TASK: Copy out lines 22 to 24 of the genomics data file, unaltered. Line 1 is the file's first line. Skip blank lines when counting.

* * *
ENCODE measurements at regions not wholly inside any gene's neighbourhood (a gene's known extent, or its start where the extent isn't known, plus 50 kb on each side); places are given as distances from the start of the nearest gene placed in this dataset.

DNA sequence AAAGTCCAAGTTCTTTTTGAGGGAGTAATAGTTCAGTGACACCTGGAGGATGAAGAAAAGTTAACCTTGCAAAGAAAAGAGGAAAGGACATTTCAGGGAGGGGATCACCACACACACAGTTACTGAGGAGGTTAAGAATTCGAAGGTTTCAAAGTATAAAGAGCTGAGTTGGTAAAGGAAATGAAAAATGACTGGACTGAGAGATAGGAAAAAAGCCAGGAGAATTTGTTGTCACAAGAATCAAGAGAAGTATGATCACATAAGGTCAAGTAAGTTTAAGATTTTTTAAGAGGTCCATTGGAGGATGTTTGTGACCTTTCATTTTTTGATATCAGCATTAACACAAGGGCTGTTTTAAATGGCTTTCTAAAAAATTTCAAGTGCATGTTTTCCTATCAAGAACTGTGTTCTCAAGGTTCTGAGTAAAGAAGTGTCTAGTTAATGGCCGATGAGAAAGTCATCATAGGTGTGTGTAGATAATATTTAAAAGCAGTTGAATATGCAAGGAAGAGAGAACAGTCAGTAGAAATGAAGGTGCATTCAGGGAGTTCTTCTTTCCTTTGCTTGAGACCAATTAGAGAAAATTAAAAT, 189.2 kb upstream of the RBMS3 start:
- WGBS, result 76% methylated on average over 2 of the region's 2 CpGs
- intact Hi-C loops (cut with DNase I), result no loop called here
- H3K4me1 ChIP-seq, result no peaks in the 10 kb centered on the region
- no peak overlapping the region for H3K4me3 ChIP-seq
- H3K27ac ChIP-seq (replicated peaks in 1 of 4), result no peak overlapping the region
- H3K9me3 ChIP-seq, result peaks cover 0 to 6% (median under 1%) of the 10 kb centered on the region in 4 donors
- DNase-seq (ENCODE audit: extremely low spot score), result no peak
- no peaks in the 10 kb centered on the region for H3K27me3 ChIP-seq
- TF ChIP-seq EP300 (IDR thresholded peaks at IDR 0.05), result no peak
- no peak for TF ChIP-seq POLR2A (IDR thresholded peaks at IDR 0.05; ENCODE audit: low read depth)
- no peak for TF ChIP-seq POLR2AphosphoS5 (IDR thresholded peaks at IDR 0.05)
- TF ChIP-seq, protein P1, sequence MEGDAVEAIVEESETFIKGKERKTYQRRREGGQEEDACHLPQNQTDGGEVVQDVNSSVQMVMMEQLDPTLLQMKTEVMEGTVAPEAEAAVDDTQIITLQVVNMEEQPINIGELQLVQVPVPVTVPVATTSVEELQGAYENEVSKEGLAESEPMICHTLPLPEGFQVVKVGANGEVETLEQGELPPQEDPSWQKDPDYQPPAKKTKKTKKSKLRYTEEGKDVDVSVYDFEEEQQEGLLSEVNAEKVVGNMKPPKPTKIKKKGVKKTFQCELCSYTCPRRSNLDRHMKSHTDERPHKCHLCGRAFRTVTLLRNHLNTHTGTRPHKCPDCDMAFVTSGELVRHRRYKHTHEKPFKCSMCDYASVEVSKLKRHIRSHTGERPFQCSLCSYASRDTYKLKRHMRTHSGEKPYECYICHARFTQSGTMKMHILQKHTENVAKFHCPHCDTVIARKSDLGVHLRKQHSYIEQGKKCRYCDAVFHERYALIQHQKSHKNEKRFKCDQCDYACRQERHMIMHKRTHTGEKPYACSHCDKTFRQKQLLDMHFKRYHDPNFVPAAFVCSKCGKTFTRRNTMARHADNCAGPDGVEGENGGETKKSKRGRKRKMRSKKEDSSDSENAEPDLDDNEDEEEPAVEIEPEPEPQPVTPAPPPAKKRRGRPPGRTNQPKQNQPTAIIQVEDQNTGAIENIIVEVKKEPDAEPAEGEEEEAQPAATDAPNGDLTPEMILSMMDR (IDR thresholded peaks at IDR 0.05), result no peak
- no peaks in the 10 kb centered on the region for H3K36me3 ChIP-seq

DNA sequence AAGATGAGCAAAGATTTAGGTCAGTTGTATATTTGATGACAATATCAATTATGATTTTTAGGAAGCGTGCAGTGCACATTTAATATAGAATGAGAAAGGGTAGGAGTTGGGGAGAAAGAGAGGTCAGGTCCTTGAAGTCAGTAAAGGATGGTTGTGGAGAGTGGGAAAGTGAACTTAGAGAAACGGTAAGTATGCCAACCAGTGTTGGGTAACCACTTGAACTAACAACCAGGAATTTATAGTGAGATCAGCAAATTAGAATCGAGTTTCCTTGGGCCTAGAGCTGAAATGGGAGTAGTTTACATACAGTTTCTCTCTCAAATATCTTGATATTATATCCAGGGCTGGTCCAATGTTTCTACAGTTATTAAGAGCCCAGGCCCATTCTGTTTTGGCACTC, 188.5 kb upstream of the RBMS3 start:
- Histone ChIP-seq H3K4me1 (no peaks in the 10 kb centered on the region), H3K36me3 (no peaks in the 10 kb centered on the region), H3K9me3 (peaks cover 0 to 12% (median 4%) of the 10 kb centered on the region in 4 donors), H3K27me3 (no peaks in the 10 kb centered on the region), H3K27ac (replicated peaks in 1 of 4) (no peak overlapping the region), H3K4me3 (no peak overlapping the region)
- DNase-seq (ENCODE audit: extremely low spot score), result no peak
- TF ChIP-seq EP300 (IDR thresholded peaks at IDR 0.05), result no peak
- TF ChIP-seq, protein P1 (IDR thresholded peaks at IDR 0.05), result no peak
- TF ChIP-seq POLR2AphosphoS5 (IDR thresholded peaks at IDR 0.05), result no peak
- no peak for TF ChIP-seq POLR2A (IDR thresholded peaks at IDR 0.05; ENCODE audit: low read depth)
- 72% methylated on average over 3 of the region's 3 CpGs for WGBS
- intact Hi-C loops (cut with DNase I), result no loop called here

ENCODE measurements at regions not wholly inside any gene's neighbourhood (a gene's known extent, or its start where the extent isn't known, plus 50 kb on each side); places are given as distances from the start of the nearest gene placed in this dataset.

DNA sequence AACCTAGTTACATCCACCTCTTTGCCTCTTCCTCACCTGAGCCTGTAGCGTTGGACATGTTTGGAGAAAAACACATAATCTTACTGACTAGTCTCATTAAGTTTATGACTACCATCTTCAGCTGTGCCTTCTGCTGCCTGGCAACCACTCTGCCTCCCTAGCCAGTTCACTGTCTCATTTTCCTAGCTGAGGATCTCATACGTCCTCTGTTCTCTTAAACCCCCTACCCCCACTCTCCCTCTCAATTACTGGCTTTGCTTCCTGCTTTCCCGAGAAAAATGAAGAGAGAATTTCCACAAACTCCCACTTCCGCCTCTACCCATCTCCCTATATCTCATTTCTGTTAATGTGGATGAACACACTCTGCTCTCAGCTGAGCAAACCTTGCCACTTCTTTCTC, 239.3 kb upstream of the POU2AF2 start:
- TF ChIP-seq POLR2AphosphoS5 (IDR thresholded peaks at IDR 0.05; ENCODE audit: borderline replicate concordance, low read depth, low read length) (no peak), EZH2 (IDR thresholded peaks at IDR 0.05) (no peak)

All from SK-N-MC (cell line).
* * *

- no peak for TF ChIP-seq POLR2A (IDR thresholded peaks at IDR 0.05; ENCODE audit: low read depth)
- 72% methylated on average over 3 of the region's 3 CpGs for WGBS
- intact Hi-C loops (cut with DNase I), result no loop called here